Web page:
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Owen Arden: Faculty

Computer Science and Engineering
Tupelo, Mississippi
Undergraduate Institution: 
Georgia Institute of Technology
Graduate Institution: 
Cornell University
Professor Owen Arden

Owen Arden is an Assistant Professor of Computer Science and Engineering at the Baskin School of Engineering and an expert in language-based security for computer programs. In observance of Cyber Security Awareness Month this October, he spoke with us about his research, current concerns in cyber security, and the simple things we can do to make our online accounts more secure.

How did you become interested in cyber security? 

Even when I was a kid, I was really interested in making computers do things they weren’t supposed to. Back in the ’90s there wasn’t this big awareness of cyber security among people who had computers, and there were these hacker magazines called Phrack and 2600. I loved reading these things and figuring out ways computers could go wrong. It made my parents very nervous when I left these printouts lying around the house… I never really got into any trouble doing that, but it led to my first job at an internet company where I got to learn more about the way we use secure systems. After school, I worked for the National Security Agency for a long time, and it really motivated me to see how important it is to secure computers when lives are on the line.

What is your current research on? 

My research is focused on language-based security. I use techniques from programming language theory and design to build into the programing languages that you design a computer program with to enforce security by construction, so any program you write in that language is going to enforce the confidentiality and integrity policies on the data that it is processing. One of the main tools that I use in a lot of my research is information flow control, which makes sure that not just access to secrets or high-integrity data is controlled, but also the way that it flows through the program. This way, you know that any imputs that are secret are not going to flow into public outputs so that an attacker would be able to learn something just from analyzing the outputs of the program.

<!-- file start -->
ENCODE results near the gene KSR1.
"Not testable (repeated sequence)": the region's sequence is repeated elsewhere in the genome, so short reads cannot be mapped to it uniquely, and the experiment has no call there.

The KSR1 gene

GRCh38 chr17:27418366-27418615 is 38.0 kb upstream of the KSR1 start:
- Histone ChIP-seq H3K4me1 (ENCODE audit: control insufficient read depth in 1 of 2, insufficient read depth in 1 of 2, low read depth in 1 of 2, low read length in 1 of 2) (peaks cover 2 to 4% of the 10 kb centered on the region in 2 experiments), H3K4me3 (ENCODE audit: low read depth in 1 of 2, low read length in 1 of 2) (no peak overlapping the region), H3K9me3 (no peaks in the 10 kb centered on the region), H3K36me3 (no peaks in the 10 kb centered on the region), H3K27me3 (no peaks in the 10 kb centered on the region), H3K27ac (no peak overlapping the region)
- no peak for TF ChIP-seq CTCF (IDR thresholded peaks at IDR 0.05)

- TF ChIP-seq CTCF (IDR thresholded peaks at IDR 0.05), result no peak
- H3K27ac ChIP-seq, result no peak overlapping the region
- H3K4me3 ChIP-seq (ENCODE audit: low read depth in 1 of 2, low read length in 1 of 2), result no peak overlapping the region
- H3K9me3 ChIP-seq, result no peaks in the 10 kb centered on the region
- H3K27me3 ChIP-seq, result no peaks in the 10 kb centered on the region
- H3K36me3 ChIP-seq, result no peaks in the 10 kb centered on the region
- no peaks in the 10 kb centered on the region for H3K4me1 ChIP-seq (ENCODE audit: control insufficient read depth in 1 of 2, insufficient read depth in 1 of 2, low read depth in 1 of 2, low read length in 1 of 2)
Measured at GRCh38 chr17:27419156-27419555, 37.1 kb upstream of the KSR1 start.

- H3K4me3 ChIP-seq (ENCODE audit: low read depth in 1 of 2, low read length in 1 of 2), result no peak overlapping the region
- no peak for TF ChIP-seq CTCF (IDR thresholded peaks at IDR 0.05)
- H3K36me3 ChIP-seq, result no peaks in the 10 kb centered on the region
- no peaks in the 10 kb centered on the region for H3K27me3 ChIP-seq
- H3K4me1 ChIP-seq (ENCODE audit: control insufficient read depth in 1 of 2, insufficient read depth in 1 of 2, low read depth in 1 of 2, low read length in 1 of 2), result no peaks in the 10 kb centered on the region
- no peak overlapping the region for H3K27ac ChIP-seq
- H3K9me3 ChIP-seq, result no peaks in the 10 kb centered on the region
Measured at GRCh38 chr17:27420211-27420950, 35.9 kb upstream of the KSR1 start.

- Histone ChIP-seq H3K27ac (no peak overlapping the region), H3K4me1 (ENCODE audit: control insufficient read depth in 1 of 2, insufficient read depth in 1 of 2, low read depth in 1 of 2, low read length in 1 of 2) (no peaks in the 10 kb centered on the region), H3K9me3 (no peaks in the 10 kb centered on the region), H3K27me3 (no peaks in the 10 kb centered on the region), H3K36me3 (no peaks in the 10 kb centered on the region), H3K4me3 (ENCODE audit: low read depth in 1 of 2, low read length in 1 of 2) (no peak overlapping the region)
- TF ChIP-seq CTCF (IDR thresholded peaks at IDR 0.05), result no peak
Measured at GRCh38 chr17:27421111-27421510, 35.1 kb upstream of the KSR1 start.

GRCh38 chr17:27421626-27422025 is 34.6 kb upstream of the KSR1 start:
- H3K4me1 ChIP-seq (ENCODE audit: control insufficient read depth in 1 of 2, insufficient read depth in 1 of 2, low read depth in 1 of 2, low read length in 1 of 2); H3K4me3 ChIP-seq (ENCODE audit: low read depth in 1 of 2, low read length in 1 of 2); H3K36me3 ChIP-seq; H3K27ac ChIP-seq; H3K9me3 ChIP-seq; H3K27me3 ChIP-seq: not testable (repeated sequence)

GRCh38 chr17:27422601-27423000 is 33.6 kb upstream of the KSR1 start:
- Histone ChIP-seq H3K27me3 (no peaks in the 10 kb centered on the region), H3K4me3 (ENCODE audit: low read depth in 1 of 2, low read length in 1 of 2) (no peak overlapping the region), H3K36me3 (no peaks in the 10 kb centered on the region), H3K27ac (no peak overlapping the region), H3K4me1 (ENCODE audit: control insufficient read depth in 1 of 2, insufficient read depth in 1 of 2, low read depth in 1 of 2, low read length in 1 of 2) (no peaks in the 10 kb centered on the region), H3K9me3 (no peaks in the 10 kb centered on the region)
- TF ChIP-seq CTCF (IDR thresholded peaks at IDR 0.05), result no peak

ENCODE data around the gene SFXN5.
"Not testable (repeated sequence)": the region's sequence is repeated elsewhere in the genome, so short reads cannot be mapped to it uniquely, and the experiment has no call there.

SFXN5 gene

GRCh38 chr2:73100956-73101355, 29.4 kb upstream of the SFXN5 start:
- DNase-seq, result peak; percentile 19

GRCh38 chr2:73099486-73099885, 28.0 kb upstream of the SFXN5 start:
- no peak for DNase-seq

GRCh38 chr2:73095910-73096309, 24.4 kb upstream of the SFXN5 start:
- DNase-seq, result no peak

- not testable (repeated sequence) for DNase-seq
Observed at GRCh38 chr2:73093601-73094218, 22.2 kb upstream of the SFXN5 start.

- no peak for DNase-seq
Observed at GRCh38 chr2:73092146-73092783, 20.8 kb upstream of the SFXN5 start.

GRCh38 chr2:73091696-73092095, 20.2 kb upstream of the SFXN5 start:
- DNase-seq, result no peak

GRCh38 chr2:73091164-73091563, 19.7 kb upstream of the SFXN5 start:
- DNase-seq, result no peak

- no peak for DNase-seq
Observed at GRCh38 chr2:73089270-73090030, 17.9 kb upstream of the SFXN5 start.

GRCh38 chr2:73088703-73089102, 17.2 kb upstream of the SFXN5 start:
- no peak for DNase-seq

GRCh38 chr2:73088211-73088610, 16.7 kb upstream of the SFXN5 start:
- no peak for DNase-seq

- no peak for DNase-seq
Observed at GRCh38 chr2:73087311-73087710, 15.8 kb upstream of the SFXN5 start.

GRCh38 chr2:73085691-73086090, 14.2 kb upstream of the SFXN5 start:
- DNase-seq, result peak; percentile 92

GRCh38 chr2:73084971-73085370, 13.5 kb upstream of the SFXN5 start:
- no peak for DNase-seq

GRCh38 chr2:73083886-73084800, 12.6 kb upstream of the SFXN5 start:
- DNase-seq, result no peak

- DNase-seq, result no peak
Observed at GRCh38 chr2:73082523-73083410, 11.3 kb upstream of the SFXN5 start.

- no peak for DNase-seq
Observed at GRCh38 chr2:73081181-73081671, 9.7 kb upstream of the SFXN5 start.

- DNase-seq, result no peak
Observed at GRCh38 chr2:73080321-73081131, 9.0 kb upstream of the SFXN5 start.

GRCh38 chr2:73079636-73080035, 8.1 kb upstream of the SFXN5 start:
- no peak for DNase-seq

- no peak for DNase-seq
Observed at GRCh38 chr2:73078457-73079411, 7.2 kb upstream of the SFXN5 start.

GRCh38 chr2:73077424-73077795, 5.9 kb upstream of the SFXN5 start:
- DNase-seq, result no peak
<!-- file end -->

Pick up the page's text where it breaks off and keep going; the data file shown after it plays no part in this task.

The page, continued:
What are the most pressing concerns in cyber security right now?

There are many pressing concerns. You look at the news and there are any number of things that are really challenging. I think one of the things that people are really struggling with right now is what is the right tradeoff between securing the systems that are out there right now and getting more assurance and building better systems for the future. A lot of my research focuses on the long term, asking if we had to start from scratch to some degree, how would we build things that give us really high assurance? One of the big challenges is that it is tough to put a bandaid on a lot of the systems that are out there, so right now we can really only kind of fix things. The real strong security that we all need is going to take some effort and some cost, and industry is only beginning to realize just how much of a change we are going to have to go through to really be serious about cyber security.

What is one thing you wish more people would do to increase cyber security? 

I think the easiest thing people could do is use password managers. Don’t use the same password on all your accounts, and use randomized passwords. Those are really hard to remember, but password managers are really easy to use these days, and they let you keep all of the passwords that you are using for different sites in your computer and automatically fill in forms, so I think it is a great way to give yourself some assurance that even if one of your accounts gets compromised, all of your internet presence won’t be.  

What do you like about doing research at UCSC? 

I really like the people here. I am part of a group of faculty, and we call ourselves the Language Systems and Data lab, or the LSD lab. It is a really creative group of people, and we have different approaches to research, but we all share this idea that there is a principled way to designing systems and designing languages that have certain properties. I also love living in Santa Cruz. I think it is a great place to live and it provides a really good immediate work/life balance because I can go play in the waves or go play in the redwoods while thinking all the deep research thoughts that are on my mind.  

What are you most looking forward to for the coming academic year? 

I am teaching a couple classes that I am excited about. I am teaching Intro to Functional Programing, which is a new course offering this quarter. I am really passionate about functional programming languages because I think it is easier to get them right and easier to prove they are correct. I am also excited about teaching this Compilers class that is happening in the winter. I encourage students who are interested in compilers and languages to take some classes with me, because I love to infect people with programing languages.